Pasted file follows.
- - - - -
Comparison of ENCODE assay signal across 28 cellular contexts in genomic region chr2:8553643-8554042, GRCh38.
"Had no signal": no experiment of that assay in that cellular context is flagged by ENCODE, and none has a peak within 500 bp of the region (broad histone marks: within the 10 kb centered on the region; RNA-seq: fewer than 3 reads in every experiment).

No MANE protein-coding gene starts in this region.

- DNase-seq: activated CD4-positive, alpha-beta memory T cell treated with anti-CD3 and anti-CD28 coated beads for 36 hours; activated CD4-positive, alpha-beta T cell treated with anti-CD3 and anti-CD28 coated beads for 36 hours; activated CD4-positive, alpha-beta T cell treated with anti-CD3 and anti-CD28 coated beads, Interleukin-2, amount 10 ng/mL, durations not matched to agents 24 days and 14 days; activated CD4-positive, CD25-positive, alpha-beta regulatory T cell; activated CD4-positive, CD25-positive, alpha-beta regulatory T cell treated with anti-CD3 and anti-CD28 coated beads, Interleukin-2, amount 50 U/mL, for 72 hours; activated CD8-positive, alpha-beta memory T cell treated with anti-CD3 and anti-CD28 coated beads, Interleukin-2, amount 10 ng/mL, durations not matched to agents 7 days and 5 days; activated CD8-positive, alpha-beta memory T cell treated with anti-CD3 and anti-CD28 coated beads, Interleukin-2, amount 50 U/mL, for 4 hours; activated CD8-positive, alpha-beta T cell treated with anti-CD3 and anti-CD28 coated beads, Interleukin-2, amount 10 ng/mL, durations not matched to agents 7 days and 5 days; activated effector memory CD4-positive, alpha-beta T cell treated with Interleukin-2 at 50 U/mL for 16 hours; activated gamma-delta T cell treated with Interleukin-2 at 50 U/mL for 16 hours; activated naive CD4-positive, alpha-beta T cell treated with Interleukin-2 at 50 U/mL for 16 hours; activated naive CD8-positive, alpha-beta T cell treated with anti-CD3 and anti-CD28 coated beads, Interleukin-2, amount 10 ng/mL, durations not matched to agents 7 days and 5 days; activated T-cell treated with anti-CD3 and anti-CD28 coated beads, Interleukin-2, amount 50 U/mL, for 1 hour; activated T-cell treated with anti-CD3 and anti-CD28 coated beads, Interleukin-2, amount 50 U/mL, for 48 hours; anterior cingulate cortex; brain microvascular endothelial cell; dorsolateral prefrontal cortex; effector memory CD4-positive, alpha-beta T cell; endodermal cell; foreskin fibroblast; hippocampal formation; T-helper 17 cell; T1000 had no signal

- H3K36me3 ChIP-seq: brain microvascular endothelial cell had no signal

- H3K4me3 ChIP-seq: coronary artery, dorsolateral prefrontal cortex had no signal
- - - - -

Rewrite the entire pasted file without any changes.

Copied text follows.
Comparison of ENCODE assay signal across 28 cellular contexts in genomic region chr2:8553643-8554042, GRCh38.
"Had no signal": no experiment of that assay in that cellular context is flagged by ENCODE, and none has a peak within 500 bp of the region (broad histone marks: within the 10 kb centered on the region; RNA-seq: fewer than 3 reads in every experiment).

No MANE protein-coding gene starts in this region.

- DNase-seq: activated CD4-positive, alpha-beta memory T cell treated with anti-CD3 and anti-CD28 coated beads for 36 hours; activated CD4-positive, alpha-beta T cell treated with anti-CD3 and anti-CD28 coated beads for 36 hours; activated CD4-positive, alpha-beta T cell treated with anti-CD3 and anti-CD28 coated beads, Interleukin-2, amount 10 ng/mL, durations not matched to agents 24 days and 14 days; activated CD4-positive, CD25-positive, alpha-beta regulatory T cell; activated CD4-positive, CD25-positive, alpha-beta regulatory T cell treated with anti-CD3 and anti-CD28 coated beads, Interleukin-2, amount 50 U/mL, for 72 hours; activated CD8-positive, alpha-beta memory T cell treated with anti-CD3 and anti-CD28 coated beads, Interleukin-2, amount 10 ng/mL, durations not matched to agents 7 days and 5 days; activated CD8-positive, alpha-beta memory T cell treated with anti-CD3 and anti-CD28 coated beads, Interleukin-2, amount 50 U/mL, for 4 hours; activated CD8-positive, alpha-beta T cell treated with anti-CD3 and anti-CD28 coated beads, Interleukin-2, amount 10 ng/mL, durations not matched to agents 7 days and 5 days; activated effector memory CD4-positive, alpha-beta T cell treated with Interleukin-2 at 50 U/mL for 16 hours; activated gamma-delta T cell treated with Interleukin-2 at 50 U/mL for 16 hours; activated naive CD4-positive, alpha-beta T cell treated with Interleukin-2 at 50 U/mL for 16 hours; activated naive CD8-positive, alpha-beta T cell treated with anti-CD3 and anti-CD28 coated beads, Interleukin-2, amount 10 ng/mL, durations not matched to agents 7 days and 5 days; activated T-cell treated with anti-CD3 and anti-CD28 coated beads, Interleukin-2, amount 50 U/mL, for 1 hour; activated T-cell treated with anti-CD3 and anti-CD28 coated beads, Interleukin-2, amount 50 U/mL, for 48 hours; anterior cingulate cortex; brain microvascular endothelial cell; dorsolateral prefrontal cortex; effector memory CD4-positive, alpha-beta T cell; endodermal cell; foreskin fibroblast; hippocampal formation; T-helper 17 cell; T1000 had no signal

- H3K36me3 ChIP-seq: brain microvascular endothelial cell had no signal

- H3K4me3 ChIP-seq: coronary artery, dorsolateral prefrontal cortex had no signal